CARMEL, Ind. — A Carmel priest has been suspended after calling demonstrators with the Black Lives Matter movement "maggots and parasites at best, feeding off the isolation of addiction and broken families."
Father Ted Rothrock initially wrote the comments in a message on the website for St. Elizabeth Seton Catholic Church on June 28.
On Wednesday afternoon the Diocese of Lafayette-in-Indiana announced Father Rothrock's suspension on its website and Facebook page:
"By decree of Bishop Doherty, effective 12 p.m. noon July 1, 2020 Father Theodore Rothrock is suspended from public ministry according to Canon 1333. The suspension comes in the wake of Father Rothrock’s June 28 bulletin article. The Bishop expresses pastoral concern for the affected communities. The suspension offers the Bishop an opportunity for pastoral discernment for the good of the diocese and for the good of Father Rothrock. Various possibilities for his public continuation in priestly ministry are being considered, but he will no longer be assigned as Pastor of Our Lady of Mt. Carmel. Deacon Bill Reid will serve as Administrator of St. Elizabeth Seton."
Earlier that day, Father Rothrock issued an apology, saying he did not mean to offend anyone with his comments.
"I am somewhat surprised that my recent article has received such extensive coverage and has aroused such interest and debate," Rothrock wrote. It was not my intention to offend anyone, and I am sorry that my words have
caused any hurt to anyone.
RELATED: Read the full apology message here
His original message prompted the new group Carmel Against Racial Injustice (CARI) to call for Father Ted Rothrock's removal as pastor of St. Elizabeth Seton Catholic Church.
"There's nothing to defend in the statements, it was one of the most heinous things I've read," said Ashten Spilker, one of CARI's founders. "He's calling people who support a human rights movement serpents, referring to them as being like Satan which is completely uncalled for."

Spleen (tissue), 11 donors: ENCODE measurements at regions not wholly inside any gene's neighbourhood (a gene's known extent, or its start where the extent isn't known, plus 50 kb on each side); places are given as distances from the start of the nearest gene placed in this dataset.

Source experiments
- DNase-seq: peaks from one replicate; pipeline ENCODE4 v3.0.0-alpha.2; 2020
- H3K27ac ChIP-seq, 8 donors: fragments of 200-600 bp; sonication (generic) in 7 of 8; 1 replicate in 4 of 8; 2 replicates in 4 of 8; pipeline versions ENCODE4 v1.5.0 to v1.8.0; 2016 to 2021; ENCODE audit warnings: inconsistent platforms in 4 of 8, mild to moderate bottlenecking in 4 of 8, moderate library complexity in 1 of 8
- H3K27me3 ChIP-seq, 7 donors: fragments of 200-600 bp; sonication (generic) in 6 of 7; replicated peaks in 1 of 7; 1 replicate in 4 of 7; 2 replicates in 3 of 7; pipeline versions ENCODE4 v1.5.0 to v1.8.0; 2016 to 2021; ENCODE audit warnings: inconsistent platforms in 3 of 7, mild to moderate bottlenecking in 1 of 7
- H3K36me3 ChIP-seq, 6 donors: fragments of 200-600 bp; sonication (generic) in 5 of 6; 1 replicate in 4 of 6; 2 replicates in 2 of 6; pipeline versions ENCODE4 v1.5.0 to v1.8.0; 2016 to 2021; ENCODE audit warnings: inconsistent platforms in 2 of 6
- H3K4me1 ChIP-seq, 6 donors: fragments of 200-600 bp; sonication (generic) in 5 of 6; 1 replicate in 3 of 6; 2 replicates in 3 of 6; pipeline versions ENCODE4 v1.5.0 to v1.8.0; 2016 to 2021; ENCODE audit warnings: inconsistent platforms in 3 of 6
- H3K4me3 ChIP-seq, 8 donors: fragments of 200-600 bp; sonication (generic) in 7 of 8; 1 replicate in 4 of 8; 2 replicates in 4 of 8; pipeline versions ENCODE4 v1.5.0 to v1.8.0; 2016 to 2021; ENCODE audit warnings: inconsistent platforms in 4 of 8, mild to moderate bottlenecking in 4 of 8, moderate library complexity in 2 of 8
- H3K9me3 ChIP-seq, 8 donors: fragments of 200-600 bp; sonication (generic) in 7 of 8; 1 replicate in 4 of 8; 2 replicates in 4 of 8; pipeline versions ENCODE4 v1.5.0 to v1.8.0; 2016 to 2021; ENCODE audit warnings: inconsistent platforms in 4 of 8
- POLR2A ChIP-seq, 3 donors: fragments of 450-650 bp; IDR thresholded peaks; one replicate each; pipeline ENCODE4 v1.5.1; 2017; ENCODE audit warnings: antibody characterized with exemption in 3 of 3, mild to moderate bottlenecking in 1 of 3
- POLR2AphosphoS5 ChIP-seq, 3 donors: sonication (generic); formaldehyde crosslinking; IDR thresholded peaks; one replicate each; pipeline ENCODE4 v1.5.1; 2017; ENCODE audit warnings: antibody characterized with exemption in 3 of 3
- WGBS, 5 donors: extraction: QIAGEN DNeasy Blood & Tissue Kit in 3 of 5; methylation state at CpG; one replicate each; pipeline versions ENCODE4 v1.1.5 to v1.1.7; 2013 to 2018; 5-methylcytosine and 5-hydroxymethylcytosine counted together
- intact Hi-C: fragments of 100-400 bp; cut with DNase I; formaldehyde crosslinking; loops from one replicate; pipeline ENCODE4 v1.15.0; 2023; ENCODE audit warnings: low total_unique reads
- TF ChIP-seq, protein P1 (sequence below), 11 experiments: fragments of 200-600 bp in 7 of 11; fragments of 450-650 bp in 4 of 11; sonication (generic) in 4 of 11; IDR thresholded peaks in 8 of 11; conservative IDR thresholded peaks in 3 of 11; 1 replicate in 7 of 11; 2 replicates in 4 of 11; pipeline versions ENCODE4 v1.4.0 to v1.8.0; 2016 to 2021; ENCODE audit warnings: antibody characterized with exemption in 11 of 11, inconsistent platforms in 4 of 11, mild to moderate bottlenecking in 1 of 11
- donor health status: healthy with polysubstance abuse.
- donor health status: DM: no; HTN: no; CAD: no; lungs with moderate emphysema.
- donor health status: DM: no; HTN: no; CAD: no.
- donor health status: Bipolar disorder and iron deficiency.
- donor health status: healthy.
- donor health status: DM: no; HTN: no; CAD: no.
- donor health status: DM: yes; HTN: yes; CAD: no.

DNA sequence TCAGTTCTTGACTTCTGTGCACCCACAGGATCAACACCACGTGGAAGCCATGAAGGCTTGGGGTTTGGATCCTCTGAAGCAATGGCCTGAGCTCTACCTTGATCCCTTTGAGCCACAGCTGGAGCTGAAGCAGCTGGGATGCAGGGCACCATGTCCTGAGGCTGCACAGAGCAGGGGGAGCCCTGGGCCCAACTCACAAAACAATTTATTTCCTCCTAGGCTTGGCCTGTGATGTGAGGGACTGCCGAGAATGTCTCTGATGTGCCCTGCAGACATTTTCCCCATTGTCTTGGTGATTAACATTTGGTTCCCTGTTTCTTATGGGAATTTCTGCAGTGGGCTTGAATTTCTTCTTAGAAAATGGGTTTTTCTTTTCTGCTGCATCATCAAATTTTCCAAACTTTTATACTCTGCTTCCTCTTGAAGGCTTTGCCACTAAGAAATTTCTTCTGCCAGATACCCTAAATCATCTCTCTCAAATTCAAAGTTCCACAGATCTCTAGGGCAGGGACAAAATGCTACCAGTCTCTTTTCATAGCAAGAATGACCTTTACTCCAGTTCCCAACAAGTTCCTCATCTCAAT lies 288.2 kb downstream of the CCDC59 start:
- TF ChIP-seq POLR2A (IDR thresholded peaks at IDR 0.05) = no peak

The comments were part of a weekly message Rothrock wrote in the Sunday bulletin, which is handed out after Mass and available online, though his message has since been removed from the church website.
Rothrock wrote, "The brutal murder of a black man in police custody has sparked a landslide of reaction to the alleged systemic racism in America," with Americans being told "reforms must be sweeping and immediate to crush the rising wave of racism that pervades our nation."
Of community organizers, Rothrock said "They are wolves in wolves clothing, masked thieves and and bandits, seeking only to devour the life of the poor and profit from the fear of others."
Rothrock goes on to question whether men like Frederick Douglass and Dr. Martin Luther King Jr. would be marching in the streets, which Spilker called "almost comical because that was something Martin Luther King obviously did and we think he would be present today with us if he was not shot for protesting."
"As a Black woman, it's hurtful. It's just a lack of concern and it's tone deaf," said Breanna Hargrove, another CARI founder.
13News was unable to reach Father Rothrock for comment.
Church staff referred 13News to the Lafayette Diocese. We received this statement from Bishop Doherty:
"I neither approved nor previewed that article. Pastors do not submit bulletin articles or homilies to my offices before they are delivered. I expect Father Rothrock to issue a clarification about his intended message. I have not known him to depart from Church teaching in matters of doctrine and social justice.
I reaffirm my own public statement following the killing of George Floyd which was posted online on June 2,2020, and printed in our bi-weekly edition of The Catholic Moment on June 15, 2020.
"Peaceful demonstrations in the streets are one way to elevate voices for fairness and justice. Not so the wanton destruction of property and violence. Each of us is called to be a healer and peacemaker by virtue of our baptism.
This same baptism calls us to link arms with others whose work is to set wrongs right and promote respect for each human being."
While someone at the church told 13News they had received several calls of support for Rothrock, parishioners arriving for the mid-day Mass at St. Elizabeth Seton declined on-camera comments with one woman simply saying "everyone has First Amendment rights," and another man saying his family was "trying to understand" the situation and wishing for "more kindness."
Spilker said CARI plans a peaceful protest outside the church Sunday from 7 a.m. until 6:30 p.m. "to make it clear that Father Rothrock needs to be removed. We don't want him as a priest anywhere. We don't think hate has a home in Carmel."
Prior to the events of this last weekend, Rothrock had already been assigned to become the pastor of Our Lady of Mt. Carmel in August.
As of Monday, there was no indication that would change.